• Salaried Non-Exempt: Not an Oxymoron Under California Law
  • March 16, 2011 | Authors: Jessica S. Boar; Debra L. Fischer
  • Law Firm: Bingham McCutchen LLP - Los Angeles Office
  • On February 9, 2011, in a welcome decision for employers, the California Court of Appeal held in Arechiga v. Dolores Press, Inc. that employers may pay their non-exempt employees a salary provided the salary includes payment at the proper rate for all overtime work. Prior to the Arechiga decision, it was unclear whether such arrangements, commonly referred to as explicit mutual wage agreements, were permissible under California Labor Code section 515(d), which states, “For the purpose of computing the overtime rate of compensation required to be paid to a nonexempt full-time salaried employee, the employee’s regular hourly rate shall be 1/40th of the employee’s weekly salary.”

    The employee in Arechiga maintained that pursuant to section 515(d), his salary of $880 a week compensated him only for a regular 40-hour workweek at an implied base rate of $22 per hour and did not include his regularly scheduled 26 hours of overtime. The employer argued that upon hire the parties had reached an oral agreement pursuant to which the employee would work 11 hours per day, six days per week, for a total of 66 hours per week, which would include 26 overtime hours. A few years after the employee began work, the parties entered into a written agreement which stated, “Employee shall be paid a salary/wage of $880.00.” The word “salary” was circled and the dollar amount was handwritten. The employer terminated the employee approximately three years later. The employee filed a lawsuit alleging multiple causes of action against the employer all of which were dismissed on summary judgment or withdrawn by the employee except a claim for unfair business practices.

    As support for his position that his employer engaged in an unfair business practice by requiring him to enter into an agreement which was contrary to California law, the employee cited the Division of Labor Standards Enforcement’s (“DLSE”) Enforcement Policies and Interpretations Manual. Following the California Legislature’s enactment of section 515(d) in 2000, the DLSE maintained that the language in section 515 (d) precludes mutual wage agreements.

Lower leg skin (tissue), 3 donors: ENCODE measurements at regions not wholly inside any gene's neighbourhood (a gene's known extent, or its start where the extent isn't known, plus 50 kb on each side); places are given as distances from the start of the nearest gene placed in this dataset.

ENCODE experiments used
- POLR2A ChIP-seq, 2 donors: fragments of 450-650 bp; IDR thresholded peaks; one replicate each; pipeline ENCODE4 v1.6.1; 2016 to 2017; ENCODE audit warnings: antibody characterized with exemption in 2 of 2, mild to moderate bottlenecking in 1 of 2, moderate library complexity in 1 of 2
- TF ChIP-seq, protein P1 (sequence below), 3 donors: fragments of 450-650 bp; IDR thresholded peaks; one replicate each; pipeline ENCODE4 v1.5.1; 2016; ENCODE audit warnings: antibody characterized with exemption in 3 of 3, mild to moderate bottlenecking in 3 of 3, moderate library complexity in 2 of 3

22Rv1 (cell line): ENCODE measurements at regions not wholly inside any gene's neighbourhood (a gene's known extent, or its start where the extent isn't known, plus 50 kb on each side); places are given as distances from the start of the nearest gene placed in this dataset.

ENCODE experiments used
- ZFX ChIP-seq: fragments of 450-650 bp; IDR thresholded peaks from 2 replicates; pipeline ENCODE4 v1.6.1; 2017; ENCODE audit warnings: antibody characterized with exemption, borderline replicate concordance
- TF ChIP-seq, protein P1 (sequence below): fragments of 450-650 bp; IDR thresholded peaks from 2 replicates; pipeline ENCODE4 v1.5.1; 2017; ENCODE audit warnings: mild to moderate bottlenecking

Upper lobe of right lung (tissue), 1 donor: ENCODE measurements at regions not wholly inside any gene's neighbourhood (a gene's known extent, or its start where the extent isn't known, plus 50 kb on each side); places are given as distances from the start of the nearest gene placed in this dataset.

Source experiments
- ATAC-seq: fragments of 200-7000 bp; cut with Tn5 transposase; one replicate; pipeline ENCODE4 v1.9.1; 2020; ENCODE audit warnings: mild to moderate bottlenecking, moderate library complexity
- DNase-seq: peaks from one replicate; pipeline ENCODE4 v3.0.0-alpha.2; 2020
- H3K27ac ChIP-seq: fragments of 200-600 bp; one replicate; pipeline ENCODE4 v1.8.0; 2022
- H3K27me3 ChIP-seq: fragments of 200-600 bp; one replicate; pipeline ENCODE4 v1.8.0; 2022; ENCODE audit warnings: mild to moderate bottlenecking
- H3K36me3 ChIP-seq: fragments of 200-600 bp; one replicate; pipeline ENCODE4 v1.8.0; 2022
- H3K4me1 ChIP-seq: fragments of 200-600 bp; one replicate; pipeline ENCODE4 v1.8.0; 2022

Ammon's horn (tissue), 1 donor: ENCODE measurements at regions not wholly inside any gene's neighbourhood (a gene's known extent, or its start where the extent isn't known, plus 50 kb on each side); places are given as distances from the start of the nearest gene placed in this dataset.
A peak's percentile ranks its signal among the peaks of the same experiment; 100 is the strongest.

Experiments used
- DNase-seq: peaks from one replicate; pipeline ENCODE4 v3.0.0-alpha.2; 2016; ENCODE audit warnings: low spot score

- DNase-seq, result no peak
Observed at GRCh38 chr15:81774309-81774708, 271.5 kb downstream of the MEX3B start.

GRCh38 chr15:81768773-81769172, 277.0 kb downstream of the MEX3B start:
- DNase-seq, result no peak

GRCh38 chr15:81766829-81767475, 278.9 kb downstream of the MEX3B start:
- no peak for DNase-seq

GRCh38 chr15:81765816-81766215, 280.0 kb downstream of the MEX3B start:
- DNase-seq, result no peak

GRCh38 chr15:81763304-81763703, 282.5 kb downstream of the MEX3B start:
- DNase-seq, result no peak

The employer argued that the explicit mutual wage agreement doctrine applied because the employee’s salary of $880 lawfully compensated him for both his regular and overtime work based on a regular hourly wage of $11.14 and an hourly overtime wage of $16.71. The trial court agreed. It explained that a mutual explicit wage agreement exists if there is an agreement between an employer and an employee prior to the employee performing any work that specifies: (1) the days the employee would work each week; (2) the number of hours the employee would work each day; (3) that the employee would be paid a guaranteed salary of a specific amount; (4) that the employee was told the basic hourly rate upon which the salary was based; and (5) that the employee was told the salary covered both regular and overtime hours.

    The Court of Appeal upheld the trial court’s decision. In rejecting the argument that Labor Code section 515 outlawed mutual wage agreements, the Court of Appeal explained that it would give no deference to the DLSE Manual because the regulators did not properly adopt it, making it non-binding on courts.

    Significance for Employers

    The Arechiga decision is particularly helpful for employers whose non-exempt employees work overtime on a scheduled and recurrent basis. Employers who wish to compensate non-exempt employees on a salary basis must carefully draft agreements to make sure that that the salary takes into account the number of hours worked at the regular rate and at the overtime rate or rates. Such agreements should clearly identify the number of hours of work each day and week and the method of calculating the salary and should contain an acknowledgment stating that the employee understands that the salary covers both regular and overtime hours.

    For example, an employer who is calculating the salary of an employee whose regular rate is $10 per hour and who is scheduled to work 13 hours one day, 12 hours the next day and 8 hours on each of the following three days should state in writing that the salary of $540 per week consists of the following: (40 hours * $10.00 an hour) + (8 hours * $15.00 an hour (1.5 times the regular rate)) + (1 hour * $20.00 hr (2 times the regular rate)).

    Employers should also be aware that even if they enter into enforceable explicit mutual wage agreements with their employees, they will still be required to pay overtime at the proper rate if the employee works more hours than those covered by the agreement.